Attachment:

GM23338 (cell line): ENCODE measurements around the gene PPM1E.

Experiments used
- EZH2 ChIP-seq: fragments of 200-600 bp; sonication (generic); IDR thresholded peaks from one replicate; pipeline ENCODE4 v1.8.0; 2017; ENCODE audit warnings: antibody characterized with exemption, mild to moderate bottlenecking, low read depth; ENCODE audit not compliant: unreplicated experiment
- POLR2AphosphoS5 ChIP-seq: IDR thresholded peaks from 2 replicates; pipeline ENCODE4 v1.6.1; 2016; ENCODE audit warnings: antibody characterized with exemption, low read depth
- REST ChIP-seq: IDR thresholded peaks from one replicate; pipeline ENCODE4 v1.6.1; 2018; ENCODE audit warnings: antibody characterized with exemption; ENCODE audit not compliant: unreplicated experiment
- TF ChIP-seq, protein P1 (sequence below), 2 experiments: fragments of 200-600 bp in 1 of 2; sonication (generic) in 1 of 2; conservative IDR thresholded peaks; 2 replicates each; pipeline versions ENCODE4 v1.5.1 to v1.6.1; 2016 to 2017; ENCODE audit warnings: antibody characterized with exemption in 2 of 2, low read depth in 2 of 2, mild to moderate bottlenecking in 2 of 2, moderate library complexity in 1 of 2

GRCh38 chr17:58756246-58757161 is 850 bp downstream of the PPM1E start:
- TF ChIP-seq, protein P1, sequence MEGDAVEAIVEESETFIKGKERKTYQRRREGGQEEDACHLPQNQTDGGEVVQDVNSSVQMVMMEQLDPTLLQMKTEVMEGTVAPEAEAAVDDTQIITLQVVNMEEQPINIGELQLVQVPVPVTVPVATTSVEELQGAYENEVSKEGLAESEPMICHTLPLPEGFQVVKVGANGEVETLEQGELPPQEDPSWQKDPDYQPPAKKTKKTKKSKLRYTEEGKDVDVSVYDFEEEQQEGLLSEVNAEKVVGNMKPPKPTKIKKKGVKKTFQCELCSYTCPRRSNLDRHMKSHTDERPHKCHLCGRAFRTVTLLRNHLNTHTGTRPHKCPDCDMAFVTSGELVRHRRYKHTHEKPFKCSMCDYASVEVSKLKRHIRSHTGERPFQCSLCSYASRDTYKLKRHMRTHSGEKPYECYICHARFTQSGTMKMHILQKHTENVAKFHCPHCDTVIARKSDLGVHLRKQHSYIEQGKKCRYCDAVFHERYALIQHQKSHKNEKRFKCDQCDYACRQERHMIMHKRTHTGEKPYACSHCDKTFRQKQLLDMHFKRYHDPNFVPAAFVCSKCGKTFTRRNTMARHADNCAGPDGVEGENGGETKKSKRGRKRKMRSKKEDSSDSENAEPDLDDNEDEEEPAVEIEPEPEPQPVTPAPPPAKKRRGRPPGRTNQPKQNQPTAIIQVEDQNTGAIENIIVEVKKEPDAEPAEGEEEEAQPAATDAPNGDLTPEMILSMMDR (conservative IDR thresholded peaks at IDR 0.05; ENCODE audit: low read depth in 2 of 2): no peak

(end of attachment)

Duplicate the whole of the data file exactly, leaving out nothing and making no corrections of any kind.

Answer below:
GM23338 (cell line): ENCODE measurements around the gene PPM1E.

Experiments used
- EZH2 ChIP-seq: fragments of 200-600 bp; sonication (generic); IDR thresholded peaks from one replicate; pipeline ENCODE4 v1.8.0; 2017; ENCODE audit warnings: antibody characterized with exemption, mild to moderate bottlenecking, low read depth; ENCODE audit not compliant: unreplicated experiment
- POLR2AphosphoS5 ChIP-seq: IDR thresholded peaks from 2 replicates; pipeline ENCODE4 v1.6.1; 2016; ENCODE audit warnings: antibody characterized with exemption, low read depth
- REST ChIP-seq: IDR thresholded peaks from one replicate; pipeline ENCODE4 v1.6.1; 2018; ENCODE audit warnings: antibody characterized with exemption; ENCODE audit not compliant: unreplicated experiment
- TF ChIP-seq, protein P1 (sequence below), 2 experiments: fragments of 200-600 bp in 1 of 2; sonication (generic) in 1 of 2; conservative IDR thresholded peaks; 2 replicates each; pipeline versions ENCODE4 v1.5.1 to v1.6.1; 2016 to 2017; ENCODE audit warnings: antibody characterized with exemption in 2 of 2, low read depth in 2 of 2, mild to moderate bottlenecking in 2 of 2, moderate library complexity in 1 of 2

GRCh38 chr17:58756246-58757161 is 850 bp downstream of the PPM1E start:
- TF ChIP-seq, protein P1, sequence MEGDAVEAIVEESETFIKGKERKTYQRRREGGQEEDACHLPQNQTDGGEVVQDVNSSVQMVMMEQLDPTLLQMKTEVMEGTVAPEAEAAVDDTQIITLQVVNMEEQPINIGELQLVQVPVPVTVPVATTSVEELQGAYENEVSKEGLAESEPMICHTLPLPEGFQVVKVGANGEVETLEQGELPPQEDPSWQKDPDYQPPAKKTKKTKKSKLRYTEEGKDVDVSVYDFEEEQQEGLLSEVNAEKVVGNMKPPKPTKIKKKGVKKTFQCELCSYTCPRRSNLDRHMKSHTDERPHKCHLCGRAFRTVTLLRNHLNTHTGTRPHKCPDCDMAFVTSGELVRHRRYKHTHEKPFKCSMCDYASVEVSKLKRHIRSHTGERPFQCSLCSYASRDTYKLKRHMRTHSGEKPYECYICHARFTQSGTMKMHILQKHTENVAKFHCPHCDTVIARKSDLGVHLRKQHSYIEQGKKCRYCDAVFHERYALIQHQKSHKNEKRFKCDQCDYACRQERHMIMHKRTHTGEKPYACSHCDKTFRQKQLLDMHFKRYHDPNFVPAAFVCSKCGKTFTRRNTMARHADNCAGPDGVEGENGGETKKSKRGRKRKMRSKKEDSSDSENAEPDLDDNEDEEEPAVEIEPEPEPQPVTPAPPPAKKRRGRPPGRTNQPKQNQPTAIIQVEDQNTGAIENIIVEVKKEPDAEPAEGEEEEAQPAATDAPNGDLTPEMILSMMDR (conservative IDR thresholded peaks at IDR 0.05; ENCODE audit: low read depth in 2 of 2): no peak